Wier, Joseph

176th New York Infantry
Private, Company D
1st Sergeant Company K
Middle Island

Joseph Wier
176th New York Volunteer Infantry
Private Company D
1st Sergeant Company K

Joseph Wier was born on January 27, 1844 at Newburg, New York. He was working as a clerk when the war began.
On September 4, 1862 Colonel Charles Gould received permission to recruit a regiment called the " Ironsides " for a period of three years. This regiment would be designated as the 176th New York Volunteer Infantry.

Joseph Wier enlisted on September 9, 1862 at New York City for a period of 3 years. Wier was 19 years of age, stood 5'7" tall, and had blue eyes and brown hair when he enlisted in Company D.

After a three month training period the regiment left New York on January 13, 1863. The regiment was loaded on the transport Alice Connor, and arrived at New Orleans on February 17, 1863. The regiment was assigned to the Department of the Gulf under General Nathaniel Banks. Company D. was detailed as a provost guard at the Parish of La Fourche, Louisiana.

On May 4th, 55 members of company D reported to the regiment at Tigerville. Wier remained at Thibodeaux and on June 20th was attacked by Confederate forces, which captured ten men including Wier. The rest of the company was forced to pull back to La Fourche Crossing and June 21st the Company participated in the battle of La Fourche Crossing and lost 6 men. On June 23rd the Confederates attacked again and over 400 men from the regiment were reported as being taken prisoner.

General Banks, who was in charge of the Gulf forces made the following official report of the incident:

During the investment and siege of Port Hudson, the enemy west of the Mississippi had been concentrating, and on June 18 one regiment of infantry and two of cavalry, under command of Colonel [J. P.] Major, captured and burned two of our small steamers at Plaquemine, taking 68 prisoners, mostly convalescents of the Twenty-eighth Maine Volunteers. The same force then passed down the river and Bayou La Fourche, avoiding Donaldsonville, and attacked our forces on the 20th at La Fourche Crossing, on the Opelousas Railway, cutting off communication between Brashear City and New Orleans. They were, however, finally repulsed, but renewed their attack on the 21st, which resulted in their again being repulsed, leaving 53 of their dead upon the field and 16 prisoners in our hands. Our loss was 8 killed and 16 wounded. Re-enforcements were sent from New Orleans, but the enemy did not renew the attack. Our forces were under command of Lieut. Col. Albert Stickney, Forty-seventh Massachusetts Volunteers. Subsequently they fell back to Algiers.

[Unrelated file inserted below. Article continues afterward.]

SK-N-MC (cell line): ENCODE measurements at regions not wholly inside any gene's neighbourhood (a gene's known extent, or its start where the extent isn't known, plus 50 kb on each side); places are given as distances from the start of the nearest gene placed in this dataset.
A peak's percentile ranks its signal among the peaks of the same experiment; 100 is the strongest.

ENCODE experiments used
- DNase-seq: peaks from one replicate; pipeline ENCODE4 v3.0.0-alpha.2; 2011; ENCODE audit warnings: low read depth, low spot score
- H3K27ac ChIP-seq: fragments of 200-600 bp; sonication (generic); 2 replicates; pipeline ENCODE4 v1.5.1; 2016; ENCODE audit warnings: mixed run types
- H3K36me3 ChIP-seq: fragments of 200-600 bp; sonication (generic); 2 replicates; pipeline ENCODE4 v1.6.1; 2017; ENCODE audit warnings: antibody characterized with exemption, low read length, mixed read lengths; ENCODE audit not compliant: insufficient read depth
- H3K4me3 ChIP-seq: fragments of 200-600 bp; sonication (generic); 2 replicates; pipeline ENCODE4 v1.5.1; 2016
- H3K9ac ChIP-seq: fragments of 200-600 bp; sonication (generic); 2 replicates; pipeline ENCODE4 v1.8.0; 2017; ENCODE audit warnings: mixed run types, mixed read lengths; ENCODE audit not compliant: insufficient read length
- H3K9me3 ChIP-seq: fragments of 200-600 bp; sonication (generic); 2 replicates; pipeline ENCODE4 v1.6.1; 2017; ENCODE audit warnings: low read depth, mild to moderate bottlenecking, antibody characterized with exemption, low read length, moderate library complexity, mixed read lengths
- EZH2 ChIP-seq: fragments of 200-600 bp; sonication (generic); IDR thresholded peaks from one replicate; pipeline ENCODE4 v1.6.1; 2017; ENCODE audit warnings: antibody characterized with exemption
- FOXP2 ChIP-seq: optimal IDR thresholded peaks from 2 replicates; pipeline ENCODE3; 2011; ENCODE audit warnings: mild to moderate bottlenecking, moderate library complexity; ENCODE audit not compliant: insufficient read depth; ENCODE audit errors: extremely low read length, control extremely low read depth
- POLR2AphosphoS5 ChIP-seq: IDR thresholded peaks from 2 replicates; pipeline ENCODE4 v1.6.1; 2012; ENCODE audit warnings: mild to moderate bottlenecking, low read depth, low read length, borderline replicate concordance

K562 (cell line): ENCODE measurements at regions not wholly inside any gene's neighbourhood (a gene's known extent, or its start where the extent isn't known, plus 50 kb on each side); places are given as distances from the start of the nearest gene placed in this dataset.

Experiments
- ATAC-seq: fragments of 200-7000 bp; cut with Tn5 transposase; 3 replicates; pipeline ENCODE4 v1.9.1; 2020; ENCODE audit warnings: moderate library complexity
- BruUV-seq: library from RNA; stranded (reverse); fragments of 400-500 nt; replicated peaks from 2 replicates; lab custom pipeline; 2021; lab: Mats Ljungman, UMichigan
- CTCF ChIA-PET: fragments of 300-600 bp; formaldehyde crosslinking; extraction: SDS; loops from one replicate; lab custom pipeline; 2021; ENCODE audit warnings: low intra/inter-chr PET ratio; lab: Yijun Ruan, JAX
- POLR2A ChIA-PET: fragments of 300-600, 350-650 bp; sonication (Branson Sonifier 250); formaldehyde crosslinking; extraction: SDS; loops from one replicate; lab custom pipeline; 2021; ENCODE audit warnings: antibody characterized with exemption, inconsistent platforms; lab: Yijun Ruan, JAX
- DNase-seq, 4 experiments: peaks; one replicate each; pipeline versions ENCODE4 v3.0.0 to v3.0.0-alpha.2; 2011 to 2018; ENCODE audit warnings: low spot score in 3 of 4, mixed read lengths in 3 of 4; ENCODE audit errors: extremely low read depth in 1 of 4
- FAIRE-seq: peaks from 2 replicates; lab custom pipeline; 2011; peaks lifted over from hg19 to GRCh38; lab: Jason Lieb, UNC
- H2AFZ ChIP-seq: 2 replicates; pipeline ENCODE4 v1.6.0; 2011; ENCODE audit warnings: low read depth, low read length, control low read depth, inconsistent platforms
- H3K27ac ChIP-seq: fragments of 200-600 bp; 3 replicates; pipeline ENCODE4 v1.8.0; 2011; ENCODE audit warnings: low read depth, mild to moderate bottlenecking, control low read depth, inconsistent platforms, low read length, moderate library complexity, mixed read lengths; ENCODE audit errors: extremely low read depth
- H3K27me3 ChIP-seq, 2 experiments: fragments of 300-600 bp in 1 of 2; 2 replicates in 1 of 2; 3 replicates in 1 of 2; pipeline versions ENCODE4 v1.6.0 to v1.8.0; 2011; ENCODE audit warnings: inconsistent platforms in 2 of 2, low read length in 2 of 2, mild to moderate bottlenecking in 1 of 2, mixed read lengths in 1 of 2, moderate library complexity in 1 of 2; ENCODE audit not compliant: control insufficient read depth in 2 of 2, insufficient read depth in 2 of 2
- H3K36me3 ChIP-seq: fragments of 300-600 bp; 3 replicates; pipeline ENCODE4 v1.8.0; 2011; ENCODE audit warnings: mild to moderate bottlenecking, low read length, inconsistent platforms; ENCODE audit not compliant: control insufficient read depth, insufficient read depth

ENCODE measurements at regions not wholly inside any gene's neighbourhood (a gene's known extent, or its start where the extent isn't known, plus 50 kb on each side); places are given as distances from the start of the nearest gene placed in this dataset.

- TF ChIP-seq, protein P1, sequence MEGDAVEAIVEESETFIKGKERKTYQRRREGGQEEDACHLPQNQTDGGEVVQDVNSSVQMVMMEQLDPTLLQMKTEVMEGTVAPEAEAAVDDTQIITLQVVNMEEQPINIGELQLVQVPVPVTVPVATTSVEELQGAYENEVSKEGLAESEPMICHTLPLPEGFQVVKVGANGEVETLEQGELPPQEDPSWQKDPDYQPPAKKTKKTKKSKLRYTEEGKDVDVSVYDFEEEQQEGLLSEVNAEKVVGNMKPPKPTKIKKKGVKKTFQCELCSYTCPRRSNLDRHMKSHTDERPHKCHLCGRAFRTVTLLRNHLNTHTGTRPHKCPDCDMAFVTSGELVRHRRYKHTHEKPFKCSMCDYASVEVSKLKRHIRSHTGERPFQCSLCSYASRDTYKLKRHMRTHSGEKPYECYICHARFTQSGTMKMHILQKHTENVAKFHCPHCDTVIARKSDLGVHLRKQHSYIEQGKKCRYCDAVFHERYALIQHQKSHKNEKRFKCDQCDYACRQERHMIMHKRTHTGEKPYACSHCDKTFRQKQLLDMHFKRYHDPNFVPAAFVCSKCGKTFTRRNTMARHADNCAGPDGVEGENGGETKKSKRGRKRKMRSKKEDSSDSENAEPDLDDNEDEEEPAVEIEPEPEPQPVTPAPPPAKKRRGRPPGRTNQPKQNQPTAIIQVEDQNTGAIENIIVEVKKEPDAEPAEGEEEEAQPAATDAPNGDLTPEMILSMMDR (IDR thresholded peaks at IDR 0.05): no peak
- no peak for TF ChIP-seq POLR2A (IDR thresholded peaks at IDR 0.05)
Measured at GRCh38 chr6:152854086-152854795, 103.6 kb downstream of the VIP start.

Orders had been sent to Brashear City to remove all stores, and hold the position, with the aid of the gunboats, to the last; but the enemy succeeded in crossing Grand Lake by means of rafts, and surprised and captured the garrison June 22 [23], consisting of about 300 men, two 30-pounder Parrott guns, and six 24-pounders. The enemy, greatly increased in numbers, then attacked the works at Donaldsonville, on the Mississippi, which were defended by a garrison of 225 men, including convalescents, commanded by Maj. J. D. Bullen, Twenty-eighth Maine Volunteers.

Joseph Wier remained a prisoner until August 17, 1863 when he was paroled in a prisoner exchange. On October 26, 1863 Wier was transferred to the newly formed Company K, where he was promoted to 1st Sergeant.

In December he was reported as absent, attending a general court martial as a witness. He remained with the regiment at Madisonville for January and February. On February 15, 1864 Wier was discharged by expiration of his term of service. Wier had seen enough of war and did not reenlist. After his discharge he returned home to New York until 1867, when he moved to Cincinnati Ohio. While in Ohio he met and married Mary Cook. The marriage produced a daughter, Maud, but ended in divorce in 1872. Wier moved back to New York where he remained until moving to Missouri in 1877. Slowed by an ailing heart, Wier moved to the National Soldier's Home in Indiana in 1892. In 1894 he moved to the National Soldier's Home in Kansas.

These homes were for veterans suffering from service injuries or who were unable to take care of themselves. A farm and workshops were usually attached to these homes as they tried to be as self sufficient as possible. While at the soldier's home in Kansas, Wier met and married Orilla Habert on October 20, 1896. The couple left the soldiers home after the marriage and returned to live in New York City where Wier died on December 29, 1926.

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